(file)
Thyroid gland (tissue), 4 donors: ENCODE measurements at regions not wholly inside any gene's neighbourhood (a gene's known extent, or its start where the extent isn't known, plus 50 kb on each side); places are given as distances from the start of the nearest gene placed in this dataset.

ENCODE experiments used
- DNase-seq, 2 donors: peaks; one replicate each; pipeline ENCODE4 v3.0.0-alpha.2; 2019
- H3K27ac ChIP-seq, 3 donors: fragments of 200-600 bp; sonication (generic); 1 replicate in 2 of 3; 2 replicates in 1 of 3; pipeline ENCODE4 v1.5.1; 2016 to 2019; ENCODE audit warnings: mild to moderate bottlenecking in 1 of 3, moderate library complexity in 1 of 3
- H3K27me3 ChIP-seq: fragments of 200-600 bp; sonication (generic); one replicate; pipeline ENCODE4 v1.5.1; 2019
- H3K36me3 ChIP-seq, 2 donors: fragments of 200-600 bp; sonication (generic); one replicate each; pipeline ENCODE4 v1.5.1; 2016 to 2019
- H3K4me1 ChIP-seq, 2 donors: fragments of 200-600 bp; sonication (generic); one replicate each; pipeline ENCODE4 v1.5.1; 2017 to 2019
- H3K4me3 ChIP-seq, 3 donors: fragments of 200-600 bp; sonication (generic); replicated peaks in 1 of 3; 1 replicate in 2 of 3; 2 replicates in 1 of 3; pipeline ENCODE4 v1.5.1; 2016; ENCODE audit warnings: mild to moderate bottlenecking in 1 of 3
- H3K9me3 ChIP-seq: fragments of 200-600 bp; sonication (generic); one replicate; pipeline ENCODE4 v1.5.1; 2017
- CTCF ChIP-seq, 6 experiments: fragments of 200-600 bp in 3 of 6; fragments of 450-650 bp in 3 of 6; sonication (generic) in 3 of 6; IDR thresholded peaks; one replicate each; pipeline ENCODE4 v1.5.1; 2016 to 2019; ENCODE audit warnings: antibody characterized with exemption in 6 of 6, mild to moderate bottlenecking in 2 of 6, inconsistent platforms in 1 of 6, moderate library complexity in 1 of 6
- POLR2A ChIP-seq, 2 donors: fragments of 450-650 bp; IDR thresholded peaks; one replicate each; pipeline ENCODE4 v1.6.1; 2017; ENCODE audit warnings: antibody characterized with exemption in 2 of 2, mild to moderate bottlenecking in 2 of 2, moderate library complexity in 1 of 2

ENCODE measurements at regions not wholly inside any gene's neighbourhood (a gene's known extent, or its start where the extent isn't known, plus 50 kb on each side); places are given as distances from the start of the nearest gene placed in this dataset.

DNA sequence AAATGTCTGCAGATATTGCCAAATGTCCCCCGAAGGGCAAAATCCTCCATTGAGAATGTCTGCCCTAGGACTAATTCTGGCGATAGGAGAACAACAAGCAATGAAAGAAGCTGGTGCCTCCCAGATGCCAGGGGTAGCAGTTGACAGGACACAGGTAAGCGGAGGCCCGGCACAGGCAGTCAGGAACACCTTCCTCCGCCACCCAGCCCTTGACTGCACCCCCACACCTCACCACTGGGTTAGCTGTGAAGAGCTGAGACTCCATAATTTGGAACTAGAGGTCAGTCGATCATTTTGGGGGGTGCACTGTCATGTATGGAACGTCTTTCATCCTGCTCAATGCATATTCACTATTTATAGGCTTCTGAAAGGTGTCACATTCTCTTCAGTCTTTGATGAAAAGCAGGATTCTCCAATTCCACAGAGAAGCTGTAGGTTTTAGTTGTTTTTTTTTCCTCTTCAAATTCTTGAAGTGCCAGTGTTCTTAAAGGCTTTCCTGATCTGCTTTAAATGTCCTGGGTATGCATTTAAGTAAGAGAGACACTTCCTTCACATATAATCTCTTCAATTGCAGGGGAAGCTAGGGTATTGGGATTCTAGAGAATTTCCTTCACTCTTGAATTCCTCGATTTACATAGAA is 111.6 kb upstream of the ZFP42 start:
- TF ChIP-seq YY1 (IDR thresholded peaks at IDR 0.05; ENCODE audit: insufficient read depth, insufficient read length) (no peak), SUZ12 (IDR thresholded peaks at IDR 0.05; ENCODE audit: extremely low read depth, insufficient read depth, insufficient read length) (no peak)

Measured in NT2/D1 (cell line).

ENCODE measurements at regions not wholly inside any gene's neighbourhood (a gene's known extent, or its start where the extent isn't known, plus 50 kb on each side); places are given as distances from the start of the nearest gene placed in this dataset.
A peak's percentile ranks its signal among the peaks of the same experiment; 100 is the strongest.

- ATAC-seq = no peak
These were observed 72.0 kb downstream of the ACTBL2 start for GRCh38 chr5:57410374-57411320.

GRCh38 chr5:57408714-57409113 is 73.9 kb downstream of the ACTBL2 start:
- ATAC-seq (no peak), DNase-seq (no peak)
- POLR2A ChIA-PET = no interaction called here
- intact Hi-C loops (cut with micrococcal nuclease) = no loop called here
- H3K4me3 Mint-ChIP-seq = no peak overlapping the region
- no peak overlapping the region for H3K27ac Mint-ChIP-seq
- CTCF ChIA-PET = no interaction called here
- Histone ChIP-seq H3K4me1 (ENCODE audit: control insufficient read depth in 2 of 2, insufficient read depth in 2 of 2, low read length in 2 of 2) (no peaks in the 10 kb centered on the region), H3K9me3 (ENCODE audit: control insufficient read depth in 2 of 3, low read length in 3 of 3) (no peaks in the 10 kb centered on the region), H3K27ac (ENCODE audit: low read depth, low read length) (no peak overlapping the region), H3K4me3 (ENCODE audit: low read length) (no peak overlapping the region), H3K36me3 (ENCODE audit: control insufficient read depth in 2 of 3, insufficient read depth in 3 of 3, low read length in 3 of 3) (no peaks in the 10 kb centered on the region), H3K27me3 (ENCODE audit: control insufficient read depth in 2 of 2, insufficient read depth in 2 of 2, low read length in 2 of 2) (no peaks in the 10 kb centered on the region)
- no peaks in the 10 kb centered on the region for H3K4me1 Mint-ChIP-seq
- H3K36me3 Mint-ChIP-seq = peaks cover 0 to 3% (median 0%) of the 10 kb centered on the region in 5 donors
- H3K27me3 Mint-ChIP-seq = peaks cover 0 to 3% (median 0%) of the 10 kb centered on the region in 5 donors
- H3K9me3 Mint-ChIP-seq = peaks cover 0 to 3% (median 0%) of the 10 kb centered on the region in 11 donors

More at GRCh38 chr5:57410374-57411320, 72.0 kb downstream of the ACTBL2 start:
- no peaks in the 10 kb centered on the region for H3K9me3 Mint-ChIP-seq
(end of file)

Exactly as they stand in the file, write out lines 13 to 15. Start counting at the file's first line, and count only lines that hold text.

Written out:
DNA sequence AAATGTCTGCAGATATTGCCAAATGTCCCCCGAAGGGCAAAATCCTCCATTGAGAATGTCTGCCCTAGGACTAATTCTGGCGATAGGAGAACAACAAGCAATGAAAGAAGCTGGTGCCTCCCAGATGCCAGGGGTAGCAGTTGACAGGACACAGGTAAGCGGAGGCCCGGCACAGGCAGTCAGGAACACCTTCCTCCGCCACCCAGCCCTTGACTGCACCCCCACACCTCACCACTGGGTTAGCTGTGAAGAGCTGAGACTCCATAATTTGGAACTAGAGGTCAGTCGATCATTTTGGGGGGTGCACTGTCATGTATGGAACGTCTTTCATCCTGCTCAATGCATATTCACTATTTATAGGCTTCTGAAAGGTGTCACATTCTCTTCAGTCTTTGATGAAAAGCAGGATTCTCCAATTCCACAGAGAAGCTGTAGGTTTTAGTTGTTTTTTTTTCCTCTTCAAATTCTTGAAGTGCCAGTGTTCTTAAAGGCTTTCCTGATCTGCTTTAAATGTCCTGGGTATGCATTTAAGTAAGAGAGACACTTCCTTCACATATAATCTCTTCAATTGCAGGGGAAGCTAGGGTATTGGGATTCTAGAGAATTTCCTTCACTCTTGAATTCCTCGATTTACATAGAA is 111.6 kb upstream of the ZFP42 start:
- TF ChIP-seq YY1 (IDR thresholded peaks at IDR 0.05; ENCODE audit: insufficient read depth, insufficient read length) (no peak), SUZ12 (IDR thresholded peaks at IDR 0.05; ENCODE audit: extremely low read depth, insufficient read depth, insufficient read length) (no peak)

Measured in NT2/D1 (cell line).